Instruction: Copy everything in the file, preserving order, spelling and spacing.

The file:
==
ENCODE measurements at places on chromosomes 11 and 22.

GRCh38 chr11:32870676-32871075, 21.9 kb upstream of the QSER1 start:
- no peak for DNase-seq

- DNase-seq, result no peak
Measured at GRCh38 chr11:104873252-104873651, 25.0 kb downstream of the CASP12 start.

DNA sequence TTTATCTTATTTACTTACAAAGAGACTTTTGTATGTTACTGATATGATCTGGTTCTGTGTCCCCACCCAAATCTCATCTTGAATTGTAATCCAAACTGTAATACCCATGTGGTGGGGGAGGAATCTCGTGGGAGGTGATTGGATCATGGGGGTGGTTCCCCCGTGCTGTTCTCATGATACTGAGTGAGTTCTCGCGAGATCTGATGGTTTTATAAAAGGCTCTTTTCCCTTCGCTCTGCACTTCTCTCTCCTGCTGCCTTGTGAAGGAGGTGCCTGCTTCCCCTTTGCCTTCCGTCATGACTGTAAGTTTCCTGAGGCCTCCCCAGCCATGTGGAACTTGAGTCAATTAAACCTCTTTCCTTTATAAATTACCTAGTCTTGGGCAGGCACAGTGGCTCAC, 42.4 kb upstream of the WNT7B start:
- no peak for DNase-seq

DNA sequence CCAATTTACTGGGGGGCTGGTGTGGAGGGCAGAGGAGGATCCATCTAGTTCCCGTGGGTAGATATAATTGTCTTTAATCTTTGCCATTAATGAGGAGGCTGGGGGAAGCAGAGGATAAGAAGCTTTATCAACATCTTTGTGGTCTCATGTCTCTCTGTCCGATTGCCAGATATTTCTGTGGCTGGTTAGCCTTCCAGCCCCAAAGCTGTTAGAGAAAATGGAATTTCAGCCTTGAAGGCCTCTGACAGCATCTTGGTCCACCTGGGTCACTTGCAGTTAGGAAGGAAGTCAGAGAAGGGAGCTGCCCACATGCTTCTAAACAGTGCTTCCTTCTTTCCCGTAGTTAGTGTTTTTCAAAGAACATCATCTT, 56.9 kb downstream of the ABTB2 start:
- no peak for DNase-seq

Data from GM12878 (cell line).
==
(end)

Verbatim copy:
ENCODE measurements at places on chromosomes 11 and 22.

GRCh38 chr11:32870676-32871075, 21.9 kb upstream of the QSER1 start:
- no peak for DNase-seq

- DNase-seq, result no peak
Measured at GRCh38 chr11:104873252-104873651, 25.0 kb downstream of the CASP12 start.

DNA sequence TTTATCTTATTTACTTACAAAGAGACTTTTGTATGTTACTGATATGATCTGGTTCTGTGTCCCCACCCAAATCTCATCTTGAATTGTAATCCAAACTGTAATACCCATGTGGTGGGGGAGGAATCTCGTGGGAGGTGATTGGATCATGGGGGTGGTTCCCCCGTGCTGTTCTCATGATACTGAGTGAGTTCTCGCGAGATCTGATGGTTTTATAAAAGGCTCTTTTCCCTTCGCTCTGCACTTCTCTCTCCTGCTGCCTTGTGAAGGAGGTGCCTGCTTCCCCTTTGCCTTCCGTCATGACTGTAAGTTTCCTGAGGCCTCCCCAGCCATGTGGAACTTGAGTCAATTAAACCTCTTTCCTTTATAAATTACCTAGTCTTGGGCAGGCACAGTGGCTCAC, 42.4 kb upstream of the WNT7B start:
- no peak for DNase-seq

DNA sequence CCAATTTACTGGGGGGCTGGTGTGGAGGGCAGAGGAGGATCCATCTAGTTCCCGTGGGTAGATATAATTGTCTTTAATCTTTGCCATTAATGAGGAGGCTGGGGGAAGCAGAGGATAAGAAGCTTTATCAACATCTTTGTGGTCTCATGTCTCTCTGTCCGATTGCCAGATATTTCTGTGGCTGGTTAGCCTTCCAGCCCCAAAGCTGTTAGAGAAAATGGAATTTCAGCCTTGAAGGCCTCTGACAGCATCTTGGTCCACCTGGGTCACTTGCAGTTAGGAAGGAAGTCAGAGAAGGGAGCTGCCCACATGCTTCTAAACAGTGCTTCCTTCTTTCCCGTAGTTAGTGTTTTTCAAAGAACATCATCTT, 56.9 kb downstream of the ABTB2 start:
- no peak for DNase-seq

Data from GM12878 (cell line).